[D8959ACS], Letter from Alfred Ord Tate to Samuel Insull, July 23rd, 1889


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[D8959ACS], Letter from Alfred Ord Tate to Samuel Insull, July 23rd, 1889

Editor's Notes

[11 handwritten pages from London] I was quite right, in writing yesterday, when I called Gouraud's order for a thousand phonographs a blind. He might just as well have made the order 10,000 or 50. It would amount to exactly the same thing. ## I have seen him this morning and he is having made a list of what he requires now which will probably be 50 phonographs and supplies--and y ou can rest assured that he will not ask for a further shipment for several months, if he ever does. He tells me that he is going to set up a lot of instruments in his offices here and commence the education of experts for the various countries under h is control; that he is writing each of the men who have applied from these countries for agencies to send over a man to be instructed, saying that in this way he will secure a man naturally adapted to the country in which he is to work; that through these agencies he will leases machines and that his contract with htese agents will provide for the relinquishment of their agencies upon the payment to them of some definite consideration yet to be determined should a company subsequently be formed in their territory. You can size up this arrangement for what it is worth. To my mind it amounts to nothing and means delay pure and simple. ## In writing you on these matters I am very anxious that Mr Edison should not form the idea that I have lost sight of his wishes. I know that what he desires is the commercial success of the phonograph that he desires to see a legimate business established with as little delay as possible, and when I caomment on Gouraud's proposition I do not wish to be understood as opposing this idea. If Gouraud were sincere it would be a different matter, but he makes these propositions simply to mislead and deceive me in the belief that I will mislead Mr. Edison as to his real intentions. His agency scheme, like his order for a thousand phonographs, is a blind. ## The phonograph can only attain commercial success by reaching the public through the medium of an efficient organization. It cannot be sent out haphazard to be misunderstood and eventually thrown aside, but must be properly and efficiently introduced and maintained. We are in a position to insist upon such an organization being perfected by Gouraud- He knows it and is afraid of it- but I look upon this power simply as a means to a different end-as a whip with which to beat him into line when it becomes necessary to use it, and in the interest of Mr Edison and the phonograph itself, it would be folly and worse [that?] to take any other view of the present situation. ## The commercial success of the phonograph will never be seriously consideed and worked out energetically until it leaves Gouraud's hands, and if we used the power which we hold over him excepting as I have said as a means to a different ending, we would defeat the primary objects which we seek to attain--there would be no money in it for Mr. Edison and the business would be destroyed. With the information I have given you, and your knowledge of Gouraud you are as capable of interpreting this situation as I am and it would gratify me to know if your conclusions differ from mine. I learn this morning that Gouraud is considering bringing out a French company, or forming a syndicate there after Mr Edison's visit to Paris considering that that time would be propitious. He said that he had had some correspondence on the subject which may or may not be so. I cannot find that he has opened negotiations with any one as to formation of companies-- I mean serious negotiations. He may have sounded different people in an indirect way but I cannot discover anything of a definite nature. He could not in any event go very far in a matter of this kind without our knowing of it.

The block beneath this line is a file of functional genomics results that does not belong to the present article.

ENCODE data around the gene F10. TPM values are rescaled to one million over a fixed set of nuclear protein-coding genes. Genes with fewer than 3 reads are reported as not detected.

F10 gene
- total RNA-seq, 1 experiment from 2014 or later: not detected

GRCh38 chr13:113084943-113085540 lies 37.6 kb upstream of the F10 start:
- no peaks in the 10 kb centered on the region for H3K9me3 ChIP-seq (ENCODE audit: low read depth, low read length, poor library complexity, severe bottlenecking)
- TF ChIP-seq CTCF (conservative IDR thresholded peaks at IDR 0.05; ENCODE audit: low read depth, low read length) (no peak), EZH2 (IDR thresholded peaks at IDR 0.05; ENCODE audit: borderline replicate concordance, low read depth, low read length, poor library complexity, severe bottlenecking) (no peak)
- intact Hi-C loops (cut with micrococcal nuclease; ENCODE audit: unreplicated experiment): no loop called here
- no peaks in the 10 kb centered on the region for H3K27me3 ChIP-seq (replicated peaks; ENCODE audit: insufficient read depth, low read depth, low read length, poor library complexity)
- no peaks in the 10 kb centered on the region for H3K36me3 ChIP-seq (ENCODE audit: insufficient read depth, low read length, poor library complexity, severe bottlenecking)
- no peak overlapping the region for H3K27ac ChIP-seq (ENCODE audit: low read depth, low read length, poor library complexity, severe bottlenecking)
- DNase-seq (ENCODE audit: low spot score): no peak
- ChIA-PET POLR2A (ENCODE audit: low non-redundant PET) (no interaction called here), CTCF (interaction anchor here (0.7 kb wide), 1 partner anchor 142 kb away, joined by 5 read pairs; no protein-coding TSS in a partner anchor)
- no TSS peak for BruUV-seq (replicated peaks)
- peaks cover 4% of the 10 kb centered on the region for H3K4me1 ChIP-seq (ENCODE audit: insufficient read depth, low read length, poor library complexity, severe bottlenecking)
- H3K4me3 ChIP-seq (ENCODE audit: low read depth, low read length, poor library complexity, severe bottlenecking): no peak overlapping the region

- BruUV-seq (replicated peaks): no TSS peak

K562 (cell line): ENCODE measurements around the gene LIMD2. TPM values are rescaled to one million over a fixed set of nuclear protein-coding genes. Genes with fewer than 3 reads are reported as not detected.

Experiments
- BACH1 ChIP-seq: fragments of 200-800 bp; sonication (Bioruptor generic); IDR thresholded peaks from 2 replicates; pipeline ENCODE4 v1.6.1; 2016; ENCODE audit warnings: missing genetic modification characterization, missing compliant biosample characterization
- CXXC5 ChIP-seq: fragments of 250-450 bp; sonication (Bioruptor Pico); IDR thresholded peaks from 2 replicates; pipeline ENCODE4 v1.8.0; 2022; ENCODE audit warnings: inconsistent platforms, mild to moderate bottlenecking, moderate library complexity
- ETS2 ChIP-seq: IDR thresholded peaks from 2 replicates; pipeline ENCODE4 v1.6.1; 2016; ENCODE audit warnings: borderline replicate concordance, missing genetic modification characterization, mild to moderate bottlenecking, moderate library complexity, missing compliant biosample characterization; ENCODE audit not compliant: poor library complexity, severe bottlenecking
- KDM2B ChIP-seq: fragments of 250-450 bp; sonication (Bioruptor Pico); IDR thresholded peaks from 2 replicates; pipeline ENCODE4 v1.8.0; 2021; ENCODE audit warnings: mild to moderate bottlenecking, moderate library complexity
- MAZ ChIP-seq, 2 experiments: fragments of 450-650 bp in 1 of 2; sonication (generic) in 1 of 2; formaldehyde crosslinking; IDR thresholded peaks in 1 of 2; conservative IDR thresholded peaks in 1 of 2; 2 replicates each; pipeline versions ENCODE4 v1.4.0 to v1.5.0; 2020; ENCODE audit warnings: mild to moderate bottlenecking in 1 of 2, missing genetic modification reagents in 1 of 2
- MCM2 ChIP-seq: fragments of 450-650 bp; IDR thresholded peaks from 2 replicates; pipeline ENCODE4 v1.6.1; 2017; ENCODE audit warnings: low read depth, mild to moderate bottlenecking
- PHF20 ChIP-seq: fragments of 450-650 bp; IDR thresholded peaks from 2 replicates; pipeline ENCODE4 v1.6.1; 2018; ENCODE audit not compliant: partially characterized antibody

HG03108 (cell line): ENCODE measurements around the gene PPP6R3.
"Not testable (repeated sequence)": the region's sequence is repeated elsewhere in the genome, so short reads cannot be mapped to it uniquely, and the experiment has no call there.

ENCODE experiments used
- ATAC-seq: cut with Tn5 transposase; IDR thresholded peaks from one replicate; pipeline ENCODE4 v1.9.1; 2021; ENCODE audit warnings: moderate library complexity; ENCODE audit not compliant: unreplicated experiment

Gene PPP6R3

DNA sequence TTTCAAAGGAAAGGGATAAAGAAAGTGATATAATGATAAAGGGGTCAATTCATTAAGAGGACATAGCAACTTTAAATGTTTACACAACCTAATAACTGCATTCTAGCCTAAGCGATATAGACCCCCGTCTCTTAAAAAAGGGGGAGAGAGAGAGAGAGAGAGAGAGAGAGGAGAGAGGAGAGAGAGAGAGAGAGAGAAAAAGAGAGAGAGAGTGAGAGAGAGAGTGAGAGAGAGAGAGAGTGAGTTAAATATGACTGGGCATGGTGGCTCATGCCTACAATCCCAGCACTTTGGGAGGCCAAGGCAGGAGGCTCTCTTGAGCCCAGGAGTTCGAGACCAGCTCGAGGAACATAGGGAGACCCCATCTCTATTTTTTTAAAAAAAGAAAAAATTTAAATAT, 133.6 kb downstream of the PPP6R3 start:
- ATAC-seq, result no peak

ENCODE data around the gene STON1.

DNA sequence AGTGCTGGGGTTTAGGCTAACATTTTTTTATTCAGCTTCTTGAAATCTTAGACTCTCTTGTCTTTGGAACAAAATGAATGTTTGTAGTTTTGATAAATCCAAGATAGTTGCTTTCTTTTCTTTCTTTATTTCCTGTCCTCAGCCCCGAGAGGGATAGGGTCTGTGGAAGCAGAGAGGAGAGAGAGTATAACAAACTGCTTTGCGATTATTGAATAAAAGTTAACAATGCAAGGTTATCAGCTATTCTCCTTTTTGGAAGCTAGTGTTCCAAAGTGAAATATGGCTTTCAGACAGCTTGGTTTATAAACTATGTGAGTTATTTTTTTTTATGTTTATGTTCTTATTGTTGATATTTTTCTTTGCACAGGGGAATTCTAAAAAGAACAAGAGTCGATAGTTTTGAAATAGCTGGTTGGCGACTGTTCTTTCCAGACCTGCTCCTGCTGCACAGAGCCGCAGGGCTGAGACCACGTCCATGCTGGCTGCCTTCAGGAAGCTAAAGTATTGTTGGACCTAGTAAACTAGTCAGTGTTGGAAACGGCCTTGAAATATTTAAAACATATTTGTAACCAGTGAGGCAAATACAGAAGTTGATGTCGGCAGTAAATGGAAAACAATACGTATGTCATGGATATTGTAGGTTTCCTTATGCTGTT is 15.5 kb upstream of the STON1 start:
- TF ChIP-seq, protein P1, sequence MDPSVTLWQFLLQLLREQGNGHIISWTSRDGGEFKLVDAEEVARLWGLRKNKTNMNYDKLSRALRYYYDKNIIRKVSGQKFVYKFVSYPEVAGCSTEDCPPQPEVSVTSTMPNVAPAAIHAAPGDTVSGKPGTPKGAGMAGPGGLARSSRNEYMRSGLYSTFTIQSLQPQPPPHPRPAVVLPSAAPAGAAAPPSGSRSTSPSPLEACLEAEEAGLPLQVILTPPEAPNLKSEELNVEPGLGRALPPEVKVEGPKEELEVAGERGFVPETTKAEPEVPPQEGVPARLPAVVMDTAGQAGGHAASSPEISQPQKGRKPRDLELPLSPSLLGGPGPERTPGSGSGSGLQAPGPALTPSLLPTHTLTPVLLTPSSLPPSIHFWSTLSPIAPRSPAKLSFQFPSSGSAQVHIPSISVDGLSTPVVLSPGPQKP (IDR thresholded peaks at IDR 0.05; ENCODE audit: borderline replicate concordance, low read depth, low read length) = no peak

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Thomas A. Edison Papers, School of Arts and Sciences, Rutgers University
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